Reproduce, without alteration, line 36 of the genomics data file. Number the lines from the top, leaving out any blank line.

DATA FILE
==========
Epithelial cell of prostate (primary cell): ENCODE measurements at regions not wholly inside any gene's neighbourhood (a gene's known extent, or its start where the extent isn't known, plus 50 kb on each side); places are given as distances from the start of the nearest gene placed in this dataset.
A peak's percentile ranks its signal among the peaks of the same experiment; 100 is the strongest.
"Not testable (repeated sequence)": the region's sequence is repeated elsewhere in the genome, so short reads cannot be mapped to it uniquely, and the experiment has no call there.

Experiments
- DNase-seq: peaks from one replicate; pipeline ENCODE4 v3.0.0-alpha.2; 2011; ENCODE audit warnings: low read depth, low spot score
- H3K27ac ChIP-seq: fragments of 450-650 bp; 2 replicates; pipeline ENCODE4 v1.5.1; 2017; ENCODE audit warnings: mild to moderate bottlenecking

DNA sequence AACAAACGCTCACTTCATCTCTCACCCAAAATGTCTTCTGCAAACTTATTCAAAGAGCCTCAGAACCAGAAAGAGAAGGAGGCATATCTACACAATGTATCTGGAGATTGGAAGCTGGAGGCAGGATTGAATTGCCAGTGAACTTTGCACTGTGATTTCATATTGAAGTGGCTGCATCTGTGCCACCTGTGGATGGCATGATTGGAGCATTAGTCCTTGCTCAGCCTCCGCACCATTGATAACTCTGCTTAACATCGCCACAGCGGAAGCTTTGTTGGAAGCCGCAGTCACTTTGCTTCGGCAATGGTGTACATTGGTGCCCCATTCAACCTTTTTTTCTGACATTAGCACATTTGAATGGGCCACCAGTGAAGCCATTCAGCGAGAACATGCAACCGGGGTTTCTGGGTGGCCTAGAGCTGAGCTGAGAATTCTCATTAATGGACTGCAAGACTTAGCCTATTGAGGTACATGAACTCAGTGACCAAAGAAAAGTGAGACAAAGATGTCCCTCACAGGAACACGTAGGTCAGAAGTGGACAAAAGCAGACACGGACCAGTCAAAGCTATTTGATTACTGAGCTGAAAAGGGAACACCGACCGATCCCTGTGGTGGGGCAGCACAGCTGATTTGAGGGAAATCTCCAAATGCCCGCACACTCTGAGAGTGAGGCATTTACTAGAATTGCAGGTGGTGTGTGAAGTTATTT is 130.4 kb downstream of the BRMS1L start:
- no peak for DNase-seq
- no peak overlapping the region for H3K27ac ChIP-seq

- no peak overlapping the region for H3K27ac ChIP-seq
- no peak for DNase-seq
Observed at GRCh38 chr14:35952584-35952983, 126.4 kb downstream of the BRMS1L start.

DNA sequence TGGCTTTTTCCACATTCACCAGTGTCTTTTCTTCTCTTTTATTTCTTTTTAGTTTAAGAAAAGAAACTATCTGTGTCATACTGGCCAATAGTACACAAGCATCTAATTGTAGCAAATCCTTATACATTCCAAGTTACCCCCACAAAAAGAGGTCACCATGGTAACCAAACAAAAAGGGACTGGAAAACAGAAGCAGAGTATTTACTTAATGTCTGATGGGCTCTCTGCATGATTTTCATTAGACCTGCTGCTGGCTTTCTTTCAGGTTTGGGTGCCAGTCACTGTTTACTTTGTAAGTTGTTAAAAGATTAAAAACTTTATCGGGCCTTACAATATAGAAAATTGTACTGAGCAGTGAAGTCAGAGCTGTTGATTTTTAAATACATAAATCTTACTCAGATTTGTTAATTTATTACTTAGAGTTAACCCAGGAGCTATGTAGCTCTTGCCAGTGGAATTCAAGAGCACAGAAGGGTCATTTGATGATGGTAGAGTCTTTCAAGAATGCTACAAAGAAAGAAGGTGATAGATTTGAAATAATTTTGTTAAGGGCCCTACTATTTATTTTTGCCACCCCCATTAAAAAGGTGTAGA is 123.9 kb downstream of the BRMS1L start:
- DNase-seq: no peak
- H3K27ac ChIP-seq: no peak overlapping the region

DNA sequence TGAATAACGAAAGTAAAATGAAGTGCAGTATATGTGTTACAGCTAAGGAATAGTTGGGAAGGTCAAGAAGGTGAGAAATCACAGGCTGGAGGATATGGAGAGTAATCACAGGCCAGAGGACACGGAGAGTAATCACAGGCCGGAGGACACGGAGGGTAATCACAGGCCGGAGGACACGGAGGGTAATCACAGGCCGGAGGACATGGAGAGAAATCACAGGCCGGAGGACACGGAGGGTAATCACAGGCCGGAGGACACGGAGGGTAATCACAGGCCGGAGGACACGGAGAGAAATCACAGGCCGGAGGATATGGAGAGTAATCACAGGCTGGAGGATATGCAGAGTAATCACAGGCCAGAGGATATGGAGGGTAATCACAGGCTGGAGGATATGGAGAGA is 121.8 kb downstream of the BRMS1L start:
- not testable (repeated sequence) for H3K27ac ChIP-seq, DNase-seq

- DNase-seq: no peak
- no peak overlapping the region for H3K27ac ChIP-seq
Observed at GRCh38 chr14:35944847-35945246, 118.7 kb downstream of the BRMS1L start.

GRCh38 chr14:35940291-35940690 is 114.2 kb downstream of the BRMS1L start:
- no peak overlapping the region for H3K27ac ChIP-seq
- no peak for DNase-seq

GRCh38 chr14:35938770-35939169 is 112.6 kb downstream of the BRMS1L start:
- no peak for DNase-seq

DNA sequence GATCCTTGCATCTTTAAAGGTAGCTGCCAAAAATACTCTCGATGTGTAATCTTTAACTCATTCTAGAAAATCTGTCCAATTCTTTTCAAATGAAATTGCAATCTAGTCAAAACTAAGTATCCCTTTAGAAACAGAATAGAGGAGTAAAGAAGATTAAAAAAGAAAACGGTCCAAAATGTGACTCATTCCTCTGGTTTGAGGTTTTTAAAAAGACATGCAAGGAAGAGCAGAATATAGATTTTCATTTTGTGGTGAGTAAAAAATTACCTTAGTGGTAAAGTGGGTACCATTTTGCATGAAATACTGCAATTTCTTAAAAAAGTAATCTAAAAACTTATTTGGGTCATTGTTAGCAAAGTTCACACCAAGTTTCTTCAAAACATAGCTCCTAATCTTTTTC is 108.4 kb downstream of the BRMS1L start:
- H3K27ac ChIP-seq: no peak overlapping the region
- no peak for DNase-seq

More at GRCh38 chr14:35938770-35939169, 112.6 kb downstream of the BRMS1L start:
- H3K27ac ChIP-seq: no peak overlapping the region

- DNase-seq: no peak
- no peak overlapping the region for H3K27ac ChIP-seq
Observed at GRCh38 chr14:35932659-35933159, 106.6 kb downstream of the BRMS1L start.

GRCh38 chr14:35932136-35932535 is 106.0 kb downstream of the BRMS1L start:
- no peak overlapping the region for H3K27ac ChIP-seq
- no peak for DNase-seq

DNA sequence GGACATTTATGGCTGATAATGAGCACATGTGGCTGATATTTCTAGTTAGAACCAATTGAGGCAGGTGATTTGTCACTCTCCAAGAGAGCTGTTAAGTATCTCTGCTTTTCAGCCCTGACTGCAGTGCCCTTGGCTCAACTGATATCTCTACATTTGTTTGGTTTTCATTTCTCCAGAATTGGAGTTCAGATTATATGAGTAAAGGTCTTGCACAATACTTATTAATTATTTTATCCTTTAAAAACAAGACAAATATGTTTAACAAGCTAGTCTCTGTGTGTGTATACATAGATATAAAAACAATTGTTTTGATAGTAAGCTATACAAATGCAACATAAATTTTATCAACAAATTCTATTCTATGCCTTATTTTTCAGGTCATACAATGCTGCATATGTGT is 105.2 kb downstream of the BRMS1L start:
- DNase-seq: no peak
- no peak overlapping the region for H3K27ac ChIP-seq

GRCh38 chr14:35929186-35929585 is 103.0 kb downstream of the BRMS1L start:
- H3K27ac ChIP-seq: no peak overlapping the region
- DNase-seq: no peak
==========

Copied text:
- no peak for DNase-seq